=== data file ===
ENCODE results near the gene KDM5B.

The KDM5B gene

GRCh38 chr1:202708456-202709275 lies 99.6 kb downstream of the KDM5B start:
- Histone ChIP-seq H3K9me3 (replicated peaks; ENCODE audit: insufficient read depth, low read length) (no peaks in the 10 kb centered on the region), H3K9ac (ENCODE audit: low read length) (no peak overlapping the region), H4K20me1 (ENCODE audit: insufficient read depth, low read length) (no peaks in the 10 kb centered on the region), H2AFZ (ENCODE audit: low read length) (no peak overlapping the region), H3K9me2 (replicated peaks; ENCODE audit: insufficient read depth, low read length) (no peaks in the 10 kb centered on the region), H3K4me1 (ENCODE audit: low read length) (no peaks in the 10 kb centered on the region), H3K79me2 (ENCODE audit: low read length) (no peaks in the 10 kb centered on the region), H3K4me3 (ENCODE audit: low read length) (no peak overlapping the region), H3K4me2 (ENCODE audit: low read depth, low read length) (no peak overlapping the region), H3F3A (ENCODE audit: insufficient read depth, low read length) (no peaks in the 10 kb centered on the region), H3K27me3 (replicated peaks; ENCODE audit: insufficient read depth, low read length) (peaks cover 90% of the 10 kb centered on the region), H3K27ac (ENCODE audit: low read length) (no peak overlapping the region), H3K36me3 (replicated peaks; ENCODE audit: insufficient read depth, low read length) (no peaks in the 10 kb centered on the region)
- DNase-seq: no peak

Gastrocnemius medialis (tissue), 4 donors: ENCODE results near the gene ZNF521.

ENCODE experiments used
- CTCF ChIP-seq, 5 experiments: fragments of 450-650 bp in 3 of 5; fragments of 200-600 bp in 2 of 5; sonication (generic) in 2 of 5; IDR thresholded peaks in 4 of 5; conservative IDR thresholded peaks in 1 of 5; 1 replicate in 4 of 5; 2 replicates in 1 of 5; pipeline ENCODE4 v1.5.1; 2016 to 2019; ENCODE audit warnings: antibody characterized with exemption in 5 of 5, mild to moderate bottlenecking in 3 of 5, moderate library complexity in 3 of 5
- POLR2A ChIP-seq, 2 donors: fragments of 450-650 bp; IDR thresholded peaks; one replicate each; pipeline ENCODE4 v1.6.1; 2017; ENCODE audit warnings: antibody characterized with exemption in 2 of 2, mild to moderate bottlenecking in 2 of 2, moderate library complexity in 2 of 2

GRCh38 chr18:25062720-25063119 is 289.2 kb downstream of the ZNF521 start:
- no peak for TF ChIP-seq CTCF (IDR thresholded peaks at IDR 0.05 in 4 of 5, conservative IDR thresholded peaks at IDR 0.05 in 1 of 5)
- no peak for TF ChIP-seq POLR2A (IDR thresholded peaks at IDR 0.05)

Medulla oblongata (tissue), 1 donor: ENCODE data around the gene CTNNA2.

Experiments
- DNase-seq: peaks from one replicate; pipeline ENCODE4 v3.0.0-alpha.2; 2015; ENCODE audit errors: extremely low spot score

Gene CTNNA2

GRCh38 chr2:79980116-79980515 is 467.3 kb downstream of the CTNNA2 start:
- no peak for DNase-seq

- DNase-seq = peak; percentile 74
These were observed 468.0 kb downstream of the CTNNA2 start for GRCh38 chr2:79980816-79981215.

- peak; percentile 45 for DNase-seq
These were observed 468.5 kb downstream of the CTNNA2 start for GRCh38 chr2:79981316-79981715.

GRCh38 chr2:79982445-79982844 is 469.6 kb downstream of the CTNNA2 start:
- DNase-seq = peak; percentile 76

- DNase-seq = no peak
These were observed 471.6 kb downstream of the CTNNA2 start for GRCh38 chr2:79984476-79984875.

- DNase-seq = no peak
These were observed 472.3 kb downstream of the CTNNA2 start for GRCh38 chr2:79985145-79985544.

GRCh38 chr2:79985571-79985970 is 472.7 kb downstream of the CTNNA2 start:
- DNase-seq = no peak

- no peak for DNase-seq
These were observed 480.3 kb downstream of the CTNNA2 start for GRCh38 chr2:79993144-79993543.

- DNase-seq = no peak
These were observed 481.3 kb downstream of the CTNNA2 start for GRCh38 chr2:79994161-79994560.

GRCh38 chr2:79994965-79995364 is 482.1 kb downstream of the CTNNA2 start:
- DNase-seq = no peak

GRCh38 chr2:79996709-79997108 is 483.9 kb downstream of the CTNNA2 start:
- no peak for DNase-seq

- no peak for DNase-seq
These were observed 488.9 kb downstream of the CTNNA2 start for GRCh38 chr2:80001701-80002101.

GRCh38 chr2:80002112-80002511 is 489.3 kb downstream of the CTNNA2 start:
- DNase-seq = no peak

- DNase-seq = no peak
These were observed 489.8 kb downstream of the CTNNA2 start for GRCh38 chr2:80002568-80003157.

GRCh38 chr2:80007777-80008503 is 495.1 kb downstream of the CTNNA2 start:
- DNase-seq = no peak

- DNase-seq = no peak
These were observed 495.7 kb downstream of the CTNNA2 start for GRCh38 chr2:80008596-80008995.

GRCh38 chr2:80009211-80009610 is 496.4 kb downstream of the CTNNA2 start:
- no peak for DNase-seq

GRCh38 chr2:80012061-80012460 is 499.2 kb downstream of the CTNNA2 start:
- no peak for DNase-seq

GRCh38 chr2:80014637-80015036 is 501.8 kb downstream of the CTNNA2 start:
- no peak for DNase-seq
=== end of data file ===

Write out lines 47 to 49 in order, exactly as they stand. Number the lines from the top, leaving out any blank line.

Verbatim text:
- DNase-seq = no peak
These were observed 495.7 kb downstream of the CTNNA2 start for GRCh38 chr2:80008596-80008995.

GRCh38 chr2:80009211-80009610 is 496.4 kb downstream of the CTNNA2 start: